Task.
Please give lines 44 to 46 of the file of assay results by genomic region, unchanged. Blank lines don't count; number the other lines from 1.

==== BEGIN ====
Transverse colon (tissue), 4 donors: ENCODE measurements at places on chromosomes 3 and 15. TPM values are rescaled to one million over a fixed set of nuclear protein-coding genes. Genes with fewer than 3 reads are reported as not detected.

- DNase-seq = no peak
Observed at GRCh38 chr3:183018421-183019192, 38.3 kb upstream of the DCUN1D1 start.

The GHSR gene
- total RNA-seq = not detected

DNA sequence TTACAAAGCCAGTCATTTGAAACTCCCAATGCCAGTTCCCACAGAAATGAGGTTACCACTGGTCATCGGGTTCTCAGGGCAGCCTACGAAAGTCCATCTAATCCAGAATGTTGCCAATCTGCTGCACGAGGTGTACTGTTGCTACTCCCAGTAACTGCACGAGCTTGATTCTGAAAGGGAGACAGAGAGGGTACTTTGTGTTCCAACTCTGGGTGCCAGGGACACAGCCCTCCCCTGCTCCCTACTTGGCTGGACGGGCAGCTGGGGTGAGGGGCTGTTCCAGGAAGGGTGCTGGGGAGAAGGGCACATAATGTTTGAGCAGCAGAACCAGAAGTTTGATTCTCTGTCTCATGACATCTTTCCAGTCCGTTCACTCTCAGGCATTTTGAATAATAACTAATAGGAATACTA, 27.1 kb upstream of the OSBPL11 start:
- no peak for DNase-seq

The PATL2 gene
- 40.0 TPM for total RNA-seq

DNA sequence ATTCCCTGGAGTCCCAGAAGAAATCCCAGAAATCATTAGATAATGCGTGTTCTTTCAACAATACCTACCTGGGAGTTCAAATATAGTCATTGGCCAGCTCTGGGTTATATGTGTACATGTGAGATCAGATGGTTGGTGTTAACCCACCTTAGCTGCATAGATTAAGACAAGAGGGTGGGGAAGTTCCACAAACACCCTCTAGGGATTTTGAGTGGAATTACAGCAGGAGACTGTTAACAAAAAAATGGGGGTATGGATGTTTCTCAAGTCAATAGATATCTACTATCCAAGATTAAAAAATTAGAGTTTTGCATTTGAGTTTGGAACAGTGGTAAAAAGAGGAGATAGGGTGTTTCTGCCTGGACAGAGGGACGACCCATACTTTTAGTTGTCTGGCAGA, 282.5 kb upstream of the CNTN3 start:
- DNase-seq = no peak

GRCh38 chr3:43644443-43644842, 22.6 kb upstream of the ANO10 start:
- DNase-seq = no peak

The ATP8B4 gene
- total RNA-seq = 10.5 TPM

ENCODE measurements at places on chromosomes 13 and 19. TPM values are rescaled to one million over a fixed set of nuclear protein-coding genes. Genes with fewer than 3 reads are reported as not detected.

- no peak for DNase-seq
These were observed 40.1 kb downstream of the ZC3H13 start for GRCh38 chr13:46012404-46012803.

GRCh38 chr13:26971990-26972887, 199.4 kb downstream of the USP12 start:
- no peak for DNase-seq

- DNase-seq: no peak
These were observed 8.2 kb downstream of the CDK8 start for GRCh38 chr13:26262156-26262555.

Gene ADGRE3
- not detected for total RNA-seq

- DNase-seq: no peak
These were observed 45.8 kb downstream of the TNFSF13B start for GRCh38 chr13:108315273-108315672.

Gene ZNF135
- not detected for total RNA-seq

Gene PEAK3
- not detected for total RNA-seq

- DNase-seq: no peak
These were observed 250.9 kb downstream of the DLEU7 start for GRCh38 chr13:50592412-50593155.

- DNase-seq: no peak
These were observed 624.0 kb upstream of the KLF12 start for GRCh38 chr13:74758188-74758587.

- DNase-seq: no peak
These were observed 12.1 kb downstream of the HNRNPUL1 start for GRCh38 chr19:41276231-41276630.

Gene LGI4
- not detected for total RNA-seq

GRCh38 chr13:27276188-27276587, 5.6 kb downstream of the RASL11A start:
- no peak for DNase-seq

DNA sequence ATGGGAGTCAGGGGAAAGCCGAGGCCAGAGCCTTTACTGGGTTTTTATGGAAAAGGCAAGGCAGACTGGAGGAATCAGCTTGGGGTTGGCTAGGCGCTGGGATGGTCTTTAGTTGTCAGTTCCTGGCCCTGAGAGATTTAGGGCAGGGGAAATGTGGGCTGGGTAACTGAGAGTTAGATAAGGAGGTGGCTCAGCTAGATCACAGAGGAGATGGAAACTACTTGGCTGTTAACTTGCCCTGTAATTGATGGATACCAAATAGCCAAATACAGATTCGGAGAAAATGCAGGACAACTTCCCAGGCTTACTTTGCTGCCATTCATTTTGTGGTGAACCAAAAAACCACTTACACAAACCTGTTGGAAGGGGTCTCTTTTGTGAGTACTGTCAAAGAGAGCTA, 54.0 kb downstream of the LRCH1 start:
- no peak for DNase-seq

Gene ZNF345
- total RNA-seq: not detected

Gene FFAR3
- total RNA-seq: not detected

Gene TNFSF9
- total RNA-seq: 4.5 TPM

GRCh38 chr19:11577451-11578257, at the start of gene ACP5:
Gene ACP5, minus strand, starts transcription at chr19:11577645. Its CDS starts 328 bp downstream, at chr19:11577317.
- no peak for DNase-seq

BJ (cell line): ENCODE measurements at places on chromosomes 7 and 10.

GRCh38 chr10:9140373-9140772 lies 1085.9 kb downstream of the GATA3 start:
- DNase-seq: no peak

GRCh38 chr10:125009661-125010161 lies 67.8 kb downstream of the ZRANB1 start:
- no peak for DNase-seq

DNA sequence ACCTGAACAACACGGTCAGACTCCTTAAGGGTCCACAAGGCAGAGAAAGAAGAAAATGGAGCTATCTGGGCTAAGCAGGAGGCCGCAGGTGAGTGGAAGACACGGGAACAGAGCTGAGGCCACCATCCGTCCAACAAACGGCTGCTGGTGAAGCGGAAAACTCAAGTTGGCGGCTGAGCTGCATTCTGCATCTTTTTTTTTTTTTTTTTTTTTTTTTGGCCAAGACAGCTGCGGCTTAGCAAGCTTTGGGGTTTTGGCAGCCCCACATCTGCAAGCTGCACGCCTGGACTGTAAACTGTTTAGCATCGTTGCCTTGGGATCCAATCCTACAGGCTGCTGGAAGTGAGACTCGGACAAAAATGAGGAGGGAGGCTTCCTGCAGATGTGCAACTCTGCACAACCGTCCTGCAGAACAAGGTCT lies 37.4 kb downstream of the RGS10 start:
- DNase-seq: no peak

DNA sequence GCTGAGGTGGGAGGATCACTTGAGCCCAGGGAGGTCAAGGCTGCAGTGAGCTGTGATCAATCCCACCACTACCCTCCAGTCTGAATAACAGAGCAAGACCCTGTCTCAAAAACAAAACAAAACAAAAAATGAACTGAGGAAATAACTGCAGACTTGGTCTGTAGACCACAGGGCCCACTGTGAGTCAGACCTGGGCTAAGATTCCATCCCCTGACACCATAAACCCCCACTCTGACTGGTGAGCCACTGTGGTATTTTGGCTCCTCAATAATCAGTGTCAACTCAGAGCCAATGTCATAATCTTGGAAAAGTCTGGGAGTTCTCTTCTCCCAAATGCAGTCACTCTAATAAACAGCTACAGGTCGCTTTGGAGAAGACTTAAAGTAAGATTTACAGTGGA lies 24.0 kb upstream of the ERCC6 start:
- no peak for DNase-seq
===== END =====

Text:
- total RNA-seq: not detected

Gene FFAR3
- total RNA-seq: not detected